As somebody who used to be on the Erik Koch bandwagon, it pains me to say this… but I think he’s overrated. I loved the idea of Erik Koch as a prospect. At one point he was 13-1 with only a loss to Chad Mendes, which was obviously nothing to be ashamed of. He was a skilled striker with knockout power, but also a skilled technician on the ground who has won seven fights by submission.
As Koch’s UFC career has progressed it’s become clear that his overall skills are merely “good,” not “great.” For one thing, Koch isn’t much of a volume striker. He’s never landed more than 40 significant strikes in a fight and has landed 2.41 significant strikes per minute overall. That would be fine if Koch was great at defending strikes, but he’s not. Koch has absorbed 2.14 significant strikes per minute (so his margin is just +0.27 per minute) and his overall strike defense is just 44 percent.
The overall picture of Koch now is a fighter who is an above-average striker with good power but a questionable chin (he’s been knocked down twice). Koch has very good submission skills but he isn’t much of a wrestler as he’s landed two total takedowns. Koch’s takedown defense is above average at 79 percent, but that number is skewed by Jonathan Brookins’ awful 1-for-20 performance.
In other words, Koch is a quality fighter but he lacks the exceptional talent in any one area to make him a genuine title contender, especially in the very deep lightweight division. Now, it’s possible that fighting at 155 pounds instead of 145 will help Koch. He certainly looked good in his lightweight debut against Rafaello Oliveira, but Oliveira represents more of a tune-up fight than a stiff test. Koch will get a stiffer test this time around as he’s set to face the hilariously nicknamed “Detroit Superstar,” Daron Cruickshank.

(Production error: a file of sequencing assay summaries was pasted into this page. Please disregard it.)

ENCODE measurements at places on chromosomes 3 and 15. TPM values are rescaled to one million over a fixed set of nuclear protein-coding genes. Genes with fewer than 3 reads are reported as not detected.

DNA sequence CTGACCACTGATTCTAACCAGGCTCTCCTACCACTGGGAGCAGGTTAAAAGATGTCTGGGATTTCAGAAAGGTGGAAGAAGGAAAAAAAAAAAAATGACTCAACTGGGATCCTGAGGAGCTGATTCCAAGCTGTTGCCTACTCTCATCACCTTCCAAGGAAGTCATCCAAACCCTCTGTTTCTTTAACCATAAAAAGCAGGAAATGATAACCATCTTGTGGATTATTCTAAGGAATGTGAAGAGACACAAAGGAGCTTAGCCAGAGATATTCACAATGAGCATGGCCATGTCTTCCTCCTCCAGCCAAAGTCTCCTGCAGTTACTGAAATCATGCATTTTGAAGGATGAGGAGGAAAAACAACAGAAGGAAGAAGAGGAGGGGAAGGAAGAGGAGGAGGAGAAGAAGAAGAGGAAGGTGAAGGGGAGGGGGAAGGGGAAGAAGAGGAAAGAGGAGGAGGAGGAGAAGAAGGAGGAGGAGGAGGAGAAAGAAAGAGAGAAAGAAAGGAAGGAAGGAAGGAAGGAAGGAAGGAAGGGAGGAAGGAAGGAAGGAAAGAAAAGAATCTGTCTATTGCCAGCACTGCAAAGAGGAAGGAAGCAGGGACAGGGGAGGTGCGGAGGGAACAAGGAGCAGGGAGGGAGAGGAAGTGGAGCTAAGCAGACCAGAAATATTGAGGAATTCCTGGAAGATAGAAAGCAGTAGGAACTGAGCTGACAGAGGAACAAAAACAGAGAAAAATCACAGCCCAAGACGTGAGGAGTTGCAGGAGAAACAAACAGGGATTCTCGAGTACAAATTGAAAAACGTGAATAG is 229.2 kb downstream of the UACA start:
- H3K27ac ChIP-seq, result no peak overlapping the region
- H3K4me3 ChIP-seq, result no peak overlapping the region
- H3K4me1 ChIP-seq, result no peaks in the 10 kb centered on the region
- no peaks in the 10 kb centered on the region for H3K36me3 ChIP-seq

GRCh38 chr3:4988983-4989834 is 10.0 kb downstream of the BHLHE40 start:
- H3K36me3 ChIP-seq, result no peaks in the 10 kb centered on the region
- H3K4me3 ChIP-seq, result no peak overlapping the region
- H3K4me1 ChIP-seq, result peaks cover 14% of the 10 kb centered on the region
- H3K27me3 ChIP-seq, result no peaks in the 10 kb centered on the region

Like Koch, Cruickshank is a good but not great striker. He has an overall significant strike margin of +0.29 per minute with three knockdowns landed and none received (this doesn’t include Cruickshank’s KO loss to James Vick on The Ultimate Fighter). Cruickshank has easily gotten the better of inferior strikers like Mike Rio but got hit way too easily by John Makdessi.
When I look at this matchup, I can’t help but think it will probably be a very competitive striking match, with Koch having a significant edge if it happens to go to the ground. I see Koch as the favorite to win this one, but only a slight favorite… and then I look at the betting lines and I see Koch at -350.
Why? In what way is Koch so much better than Cruickshank that he should be a steep favorite to win? Yes, the ground game is a strength for Koch and a weakness for Cruickshank, but Koch rarely goes for takedowns. He’s much more likely to keep the fight standing, and from what I see, that type of fight is much closer to 50-50 than a definitive advantage for Koch.
I do think Koch is the better overall fighter, so he’s the fighter I’m picking to win. But this is a closer fight than the betting lines indicate, and my degenerate gambling action is definitely going on Cruickshank as the large underdog.
Pick: Erik Koch by decision